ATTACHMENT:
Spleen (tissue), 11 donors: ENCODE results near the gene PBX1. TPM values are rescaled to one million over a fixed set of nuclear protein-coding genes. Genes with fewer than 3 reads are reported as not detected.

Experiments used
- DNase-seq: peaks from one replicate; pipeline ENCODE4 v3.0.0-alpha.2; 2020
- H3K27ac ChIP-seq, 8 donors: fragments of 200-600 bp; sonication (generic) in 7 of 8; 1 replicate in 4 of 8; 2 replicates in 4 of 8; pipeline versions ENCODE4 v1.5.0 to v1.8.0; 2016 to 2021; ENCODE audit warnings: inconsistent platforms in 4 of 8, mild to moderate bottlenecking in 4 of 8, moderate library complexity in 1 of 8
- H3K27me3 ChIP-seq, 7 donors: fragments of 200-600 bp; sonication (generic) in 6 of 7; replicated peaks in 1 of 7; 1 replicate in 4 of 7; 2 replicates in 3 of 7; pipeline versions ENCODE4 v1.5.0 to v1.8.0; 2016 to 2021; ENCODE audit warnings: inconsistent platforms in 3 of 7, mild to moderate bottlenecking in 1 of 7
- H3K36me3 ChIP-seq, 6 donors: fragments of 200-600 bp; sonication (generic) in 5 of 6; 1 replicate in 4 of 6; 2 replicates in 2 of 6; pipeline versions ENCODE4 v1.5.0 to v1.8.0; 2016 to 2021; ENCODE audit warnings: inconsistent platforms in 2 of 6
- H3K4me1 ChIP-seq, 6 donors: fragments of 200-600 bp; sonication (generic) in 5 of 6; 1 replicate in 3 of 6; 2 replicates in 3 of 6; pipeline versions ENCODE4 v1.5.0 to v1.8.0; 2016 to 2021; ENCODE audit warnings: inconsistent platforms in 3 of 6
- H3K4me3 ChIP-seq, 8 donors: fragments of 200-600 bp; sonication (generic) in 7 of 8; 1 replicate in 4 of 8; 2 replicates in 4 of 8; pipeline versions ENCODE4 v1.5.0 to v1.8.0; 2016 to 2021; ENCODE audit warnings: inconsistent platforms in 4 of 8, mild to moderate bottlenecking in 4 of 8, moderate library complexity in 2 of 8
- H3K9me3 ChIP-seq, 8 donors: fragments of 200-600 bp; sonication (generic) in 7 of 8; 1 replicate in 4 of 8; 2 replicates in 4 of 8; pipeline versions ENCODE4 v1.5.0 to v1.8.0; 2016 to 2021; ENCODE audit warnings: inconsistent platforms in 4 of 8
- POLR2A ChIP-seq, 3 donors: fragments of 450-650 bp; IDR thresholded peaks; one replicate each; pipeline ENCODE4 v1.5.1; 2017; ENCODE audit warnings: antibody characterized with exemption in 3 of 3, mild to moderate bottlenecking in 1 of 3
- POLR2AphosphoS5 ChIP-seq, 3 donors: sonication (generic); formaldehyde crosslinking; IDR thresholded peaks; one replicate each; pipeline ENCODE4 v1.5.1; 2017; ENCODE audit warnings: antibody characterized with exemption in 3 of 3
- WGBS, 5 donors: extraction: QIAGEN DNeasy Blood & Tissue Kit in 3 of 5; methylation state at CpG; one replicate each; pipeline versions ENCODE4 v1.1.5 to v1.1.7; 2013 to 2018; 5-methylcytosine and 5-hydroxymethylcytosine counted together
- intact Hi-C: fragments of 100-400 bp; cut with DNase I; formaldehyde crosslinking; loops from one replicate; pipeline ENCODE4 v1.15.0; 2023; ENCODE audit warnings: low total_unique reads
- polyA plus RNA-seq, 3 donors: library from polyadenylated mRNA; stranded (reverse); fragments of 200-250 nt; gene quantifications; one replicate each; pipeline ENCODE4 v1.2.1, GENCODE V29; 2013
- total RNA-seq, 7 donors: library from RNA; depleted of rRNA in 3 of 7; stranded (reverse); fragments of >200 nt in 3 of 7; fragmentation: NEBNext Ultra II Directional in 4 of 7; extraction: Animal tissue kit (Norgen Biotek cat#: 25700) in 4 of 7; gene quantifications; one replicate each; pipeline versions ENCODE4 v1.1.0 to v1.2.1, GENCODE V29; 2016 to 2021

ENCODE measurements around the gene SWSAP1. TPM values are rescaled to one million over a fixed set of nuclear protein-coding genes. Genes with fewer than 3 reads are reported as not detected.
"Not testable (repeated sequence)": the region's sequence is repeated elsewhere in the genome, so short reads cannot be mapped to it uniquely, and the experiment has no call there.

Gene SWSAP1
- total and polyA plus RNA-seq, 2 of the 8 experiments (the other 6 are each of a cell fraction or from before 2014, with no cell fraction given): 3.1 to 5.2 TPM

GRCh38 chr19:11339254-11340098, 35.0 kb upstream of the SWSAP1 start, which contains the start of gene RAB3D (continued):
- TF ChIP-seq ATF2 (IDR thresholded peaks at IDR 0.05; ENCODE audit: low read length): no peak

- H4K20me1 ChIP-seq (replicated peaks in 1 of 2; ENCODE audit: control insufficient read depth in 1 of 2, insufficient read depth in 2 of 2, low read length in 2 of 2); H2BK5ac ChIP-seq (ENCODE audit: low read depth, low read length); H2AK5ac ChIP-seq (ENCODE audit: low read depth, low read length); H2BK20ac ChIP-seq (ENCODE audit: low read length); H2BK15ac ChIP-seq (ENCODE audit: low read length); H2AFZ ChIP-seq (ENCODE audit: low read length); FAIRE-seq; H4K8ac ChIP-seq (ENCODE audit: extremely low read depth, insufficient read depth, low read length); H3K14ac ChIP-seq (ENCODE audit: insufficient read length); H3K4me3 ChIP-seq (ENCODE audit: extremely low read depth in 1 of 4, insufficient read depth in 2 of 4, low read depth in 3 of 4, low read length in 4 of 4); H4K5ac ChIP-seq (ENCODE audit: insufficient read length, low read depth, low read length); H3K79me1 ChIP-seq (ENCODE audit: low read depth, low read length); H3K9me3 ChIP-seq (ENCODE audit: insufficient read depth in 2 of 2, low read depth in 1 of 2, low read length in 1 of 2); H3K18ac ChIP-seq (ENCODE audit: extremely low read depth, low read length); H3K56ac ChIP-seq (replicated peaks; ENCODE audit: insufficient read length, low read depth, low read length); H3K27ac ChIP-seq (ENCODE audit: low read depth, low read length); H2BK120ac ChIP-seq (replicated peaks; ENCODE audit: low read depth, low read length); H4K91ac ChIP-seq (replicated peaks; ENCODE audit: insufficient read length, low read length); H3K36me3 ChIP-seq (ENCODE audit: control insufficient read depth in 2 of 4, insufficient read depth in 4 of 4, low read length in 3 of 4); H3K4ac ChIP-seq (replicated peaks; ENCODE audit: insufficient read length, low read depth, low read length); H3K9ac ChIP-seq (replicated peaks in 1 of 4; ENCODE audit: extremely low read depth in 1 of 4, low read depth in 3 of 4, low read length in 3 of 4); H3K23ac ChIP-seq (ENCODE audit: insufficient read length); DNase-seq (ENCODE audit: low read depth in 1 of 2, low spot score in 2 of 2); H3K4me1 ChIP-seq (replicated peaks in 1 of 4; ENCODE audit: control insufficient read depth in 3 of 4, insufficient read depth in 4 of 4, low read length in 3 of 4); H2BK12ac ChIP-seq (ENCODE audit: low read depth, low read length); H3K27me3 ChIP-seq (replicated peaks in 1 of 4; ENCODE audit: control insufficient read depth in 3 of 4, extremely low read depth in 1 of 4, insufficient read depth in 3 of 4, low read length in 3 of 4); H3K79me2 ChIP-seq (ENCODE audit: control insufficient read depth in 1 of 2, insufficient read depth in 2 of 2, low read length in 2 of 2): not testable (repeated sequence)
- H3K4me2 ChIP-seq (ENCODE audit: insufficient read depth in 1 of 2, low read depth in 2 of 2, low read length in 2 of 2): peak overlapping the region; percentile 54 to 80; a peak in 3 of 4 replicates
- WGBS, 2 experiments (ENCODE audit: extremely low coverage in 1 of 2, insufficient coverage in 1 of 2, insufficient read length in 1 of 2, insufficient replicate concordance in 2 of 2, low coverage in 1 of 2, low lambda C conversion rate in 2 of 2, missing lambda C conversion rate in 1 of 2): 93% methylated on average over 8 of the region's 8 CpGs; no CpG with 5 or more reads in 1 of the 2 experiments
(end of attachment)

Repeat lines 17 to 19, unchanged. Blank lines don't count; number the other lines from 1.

"Not testable (repeated sequence)": the region's sequence is repeated elsewhere in the genome, so short reads cannot be mapped to it uniquely, and the experiment has no call there.

Gene SWSAP1
- total and polyA plus RNA-seq, 2 of the 8 experiments (the other 6 are each of a cell fraction or from before 2014, with no cell fraction given): 3.1 to 5.2 TPM